The first of this week’s major central bank policy decisions came out early this morning. Investors had been expecting the Bank of Japan to do something vaguely hawkish, even if it stopped short of actually raising its benchmark interest rate. What the bank gave them was a barely-noticeable semantic tweak.
After a long meeting the BoJ board decided to keep its short term rate at -0.1% for a 31st month and stick to a 0% target for 10-year government bond yields. There was a minor change to the statement’s wording but essentially the BoJ is still trying to get inflation up to 2% (last seen at 0.7%) and it has no better idea of how to go about it. After a volatile few minutes following the announcement the yen drifted lower.
Jointly with the US dollar it was the weakest among the major currencies, falling by 0.2% against sterling. The pound and the Canadian dollar shared the penultimate slot, losing an average of 0.3% to the other nine most actively-traded currencies. With sterling it was most likely the uncertainty about Brexit and Thursday’s Bank of England decision. As for Canada, it is likely that their problem was the story this morning that it has been excluded from trade talks between Mexico and the United States.
Monday’s runaway winner was the Swedish krona, which strengthened by 0.9% against sterling. The Swissy and the Norwegian krone shared bronze and the antipodean dollars tied for fifth. There was no clear theme for the day; in many cases the moves seemed to be motivated by little more than boredom.
At least the krona’s rally had a sound basis. The initial estimate of Swedish gross domestic product in Q2 put quarterly growth at 1.0%, on a level with the United States. Where the US figure had been a mild disappointment, the Swedish number was twice what had been expected.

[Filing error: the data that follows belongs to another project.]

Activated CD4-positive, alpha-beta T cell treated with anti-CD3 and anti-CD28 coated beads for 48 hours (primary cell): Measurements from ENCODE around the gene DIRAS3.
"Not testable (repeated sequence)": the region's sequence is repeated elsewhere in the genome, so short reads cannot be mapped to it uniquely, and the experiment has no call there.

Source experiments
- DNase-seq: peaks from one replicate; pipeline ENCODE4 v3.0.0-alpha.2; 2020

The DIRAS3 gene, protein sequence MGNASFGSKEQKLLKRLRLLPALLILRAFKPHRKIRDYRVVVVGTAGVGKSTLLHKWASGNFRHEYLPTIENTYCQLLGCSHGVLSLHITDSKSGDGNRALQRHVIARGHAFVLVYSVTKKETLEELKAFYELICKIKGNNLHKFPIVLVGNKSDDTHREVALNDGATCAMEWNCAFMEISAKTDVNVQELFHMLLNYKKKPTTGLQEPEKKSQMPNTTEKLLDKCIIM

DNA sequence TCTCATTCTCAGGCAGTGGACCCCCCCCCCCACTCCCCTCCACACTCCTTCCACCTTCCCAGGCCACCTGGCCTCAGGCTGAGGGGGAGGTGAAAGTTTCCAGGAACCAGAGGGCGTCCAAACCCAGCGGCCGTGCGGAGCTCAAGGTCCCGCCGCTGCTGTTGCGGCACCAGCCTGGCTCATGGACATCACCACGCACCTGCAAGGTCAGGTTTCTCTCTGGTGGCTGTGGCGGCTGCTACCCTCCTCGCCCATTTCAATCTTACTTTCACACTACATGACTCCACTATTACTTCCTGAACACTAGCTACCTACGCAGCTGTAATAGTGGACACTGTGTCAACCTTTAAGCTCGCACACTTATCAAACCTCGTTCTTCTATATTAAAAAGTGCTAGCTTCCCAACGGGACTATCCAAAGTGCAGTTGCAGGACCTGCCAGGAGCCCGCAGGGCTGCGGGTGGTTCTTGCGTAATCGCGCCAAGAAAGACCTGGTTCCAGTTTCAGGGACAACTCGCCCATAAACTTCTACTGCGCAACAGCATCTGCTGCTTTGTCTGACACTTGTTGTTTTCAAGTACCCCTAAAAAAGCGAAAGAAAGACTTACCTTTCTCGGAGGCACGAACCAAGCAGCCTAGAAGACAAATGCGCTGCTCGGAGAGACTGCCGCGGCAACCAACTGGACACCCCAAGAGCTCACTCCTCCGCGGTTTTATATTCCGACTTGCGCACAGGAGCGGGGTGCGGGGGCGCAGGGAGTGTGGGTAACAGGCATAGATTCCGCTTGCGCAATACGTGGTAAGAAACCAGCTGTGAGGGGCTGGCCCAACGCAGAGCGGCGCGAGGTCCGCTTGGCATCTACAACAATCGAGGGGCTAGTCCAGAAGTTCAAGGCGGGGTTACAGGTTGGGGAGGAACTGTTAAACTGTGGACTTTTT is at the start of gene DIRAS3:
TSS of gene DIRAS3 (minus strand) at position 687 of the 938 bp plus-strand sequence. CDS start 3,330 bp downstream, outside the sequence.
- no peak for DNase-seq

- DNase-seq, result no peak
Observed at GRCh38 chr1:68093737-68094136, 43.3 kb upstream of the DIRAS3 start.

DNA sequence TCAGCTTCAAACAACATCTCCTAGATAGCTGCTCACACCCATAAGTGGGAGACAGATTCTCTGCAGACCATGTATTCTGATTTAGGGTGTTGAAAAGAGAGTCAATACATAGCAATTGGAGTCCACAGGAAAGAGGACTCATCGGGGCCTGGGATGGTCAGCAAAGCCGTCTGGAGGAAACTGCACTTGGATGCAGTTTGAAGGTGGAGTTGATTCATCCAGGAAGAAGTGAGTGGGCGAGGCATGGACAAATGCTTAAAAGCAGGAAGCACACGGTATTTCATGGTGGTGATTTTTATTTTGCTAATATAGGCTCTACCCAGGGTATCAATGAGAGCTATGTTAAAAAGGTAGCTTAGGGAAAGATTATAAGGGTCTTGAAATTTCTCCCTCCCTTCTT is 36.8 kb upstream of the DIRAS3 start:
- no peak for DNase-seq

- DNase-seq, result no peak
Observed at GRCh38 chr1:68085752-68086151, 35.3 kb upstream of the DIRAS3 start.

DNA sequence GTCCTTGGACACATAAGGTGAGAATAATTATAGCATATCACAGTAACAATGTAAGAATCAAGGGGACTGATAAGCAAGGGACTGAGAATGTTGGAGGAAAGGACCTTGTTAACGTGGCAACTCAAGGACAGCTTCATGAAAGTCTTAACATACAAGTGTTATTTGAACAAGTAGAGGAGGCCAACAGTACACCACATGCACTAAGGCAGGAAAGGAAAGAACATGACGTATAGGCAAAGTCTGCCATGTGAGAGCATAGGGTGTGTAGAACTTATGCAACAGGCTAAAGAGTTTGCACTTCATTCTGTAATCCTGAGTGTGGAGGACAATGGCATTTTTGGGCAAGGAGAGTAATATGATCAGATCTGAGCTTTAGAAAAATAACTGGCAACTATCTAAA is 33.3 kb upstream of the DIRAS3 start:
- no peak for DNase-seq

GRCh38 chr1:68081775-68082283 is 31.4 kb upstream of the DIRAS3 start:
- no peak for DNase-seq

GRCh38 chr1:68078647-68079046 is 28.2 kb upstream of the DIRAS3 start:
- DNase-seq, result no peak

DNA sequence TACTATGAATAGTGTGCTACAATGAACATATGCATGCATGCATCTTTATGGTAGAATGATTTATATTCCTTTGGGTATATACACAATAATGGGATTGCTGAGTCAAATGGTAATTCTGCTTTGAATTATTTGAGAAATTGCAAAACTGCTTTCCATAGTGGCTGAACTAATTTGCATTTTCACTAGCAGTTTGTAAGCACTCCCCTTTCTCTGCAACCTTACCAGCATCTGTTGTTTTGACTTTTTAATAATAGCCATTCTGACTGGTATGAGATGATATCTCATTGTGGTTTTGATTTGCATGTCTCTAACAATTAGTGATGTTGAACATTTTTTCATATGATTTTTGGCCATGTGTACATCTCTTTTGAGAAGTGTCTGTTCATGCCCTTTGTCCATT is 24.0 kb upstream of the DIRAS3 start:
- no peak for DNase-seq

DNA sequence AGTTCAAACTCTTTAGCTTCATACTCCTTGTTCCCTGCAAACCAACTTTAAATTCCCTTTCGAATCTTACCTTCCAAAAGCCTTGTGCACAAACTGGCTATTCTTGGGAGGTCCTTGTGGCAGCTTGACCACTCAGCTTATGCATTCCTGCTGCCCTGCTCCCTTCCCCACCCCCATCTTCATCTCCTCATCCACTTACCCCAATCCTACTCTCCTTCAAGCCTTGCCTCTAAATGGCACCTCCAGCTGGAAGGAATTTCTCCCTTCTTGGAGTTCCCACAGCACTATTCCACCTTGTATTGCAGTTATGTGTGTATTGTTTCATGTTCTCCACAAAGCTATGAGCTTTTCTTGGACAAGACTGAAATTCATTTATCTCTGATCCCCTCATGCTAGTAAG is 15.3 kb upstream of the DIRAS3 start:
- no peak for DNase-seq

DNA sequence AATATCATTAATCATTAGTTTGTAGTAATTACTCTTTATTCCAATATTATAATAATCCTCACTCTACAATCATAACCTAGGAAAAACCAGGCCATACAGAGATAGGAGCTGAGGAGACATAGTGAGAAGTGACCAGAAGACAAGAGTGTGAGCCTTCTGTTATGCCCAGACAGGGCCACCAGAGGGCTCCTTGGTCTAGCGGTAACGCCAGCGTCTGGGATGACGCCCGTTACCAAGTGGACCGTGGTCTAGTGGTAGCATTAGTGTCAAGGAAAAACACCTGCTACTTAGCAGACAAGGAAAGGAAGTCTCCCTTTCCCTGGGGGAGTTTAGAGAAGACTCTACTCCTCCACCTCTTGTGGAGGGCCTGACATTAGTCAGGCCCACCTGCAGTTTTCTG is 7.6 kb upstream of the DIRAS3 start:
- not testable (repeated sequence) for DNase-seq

The antipodeans ended up level-pegging despite the Aussie’s downward drift during the London session. Figures this morning showed a softening of business confidence in New Zealand and a rebound in Australian building permits. Also out overnight was Gfk’s measure of UK consumer confidence. At -10 it was a point lower on the month, a point below forecast and vaguely unhelpful to sterling.
Three to watch
The highlights of today’s agenda are Euroland inflation and second quarter gross domestic product, US inflation and, tonight, NZ employment. There are no important UK ecostats to get in sterling’s way.
The first stab at second quarter GDP in Euroland is expected to show growth unchanged at a quarterly 0.4%. Inflation should also by steady, at 2.0%, and unemployment could have ticked down to 8.3% in June. Another one that should be unchanged is US personal consumption expenditure: the Fed’s favoured measure of inflation is pencilled in at 2.0%.
Yet more stability is expected from NZ employment. The unemployment rate is forecast to have been unchanged at 4.4% in the second quarter, with the participation rate static at 70.8%.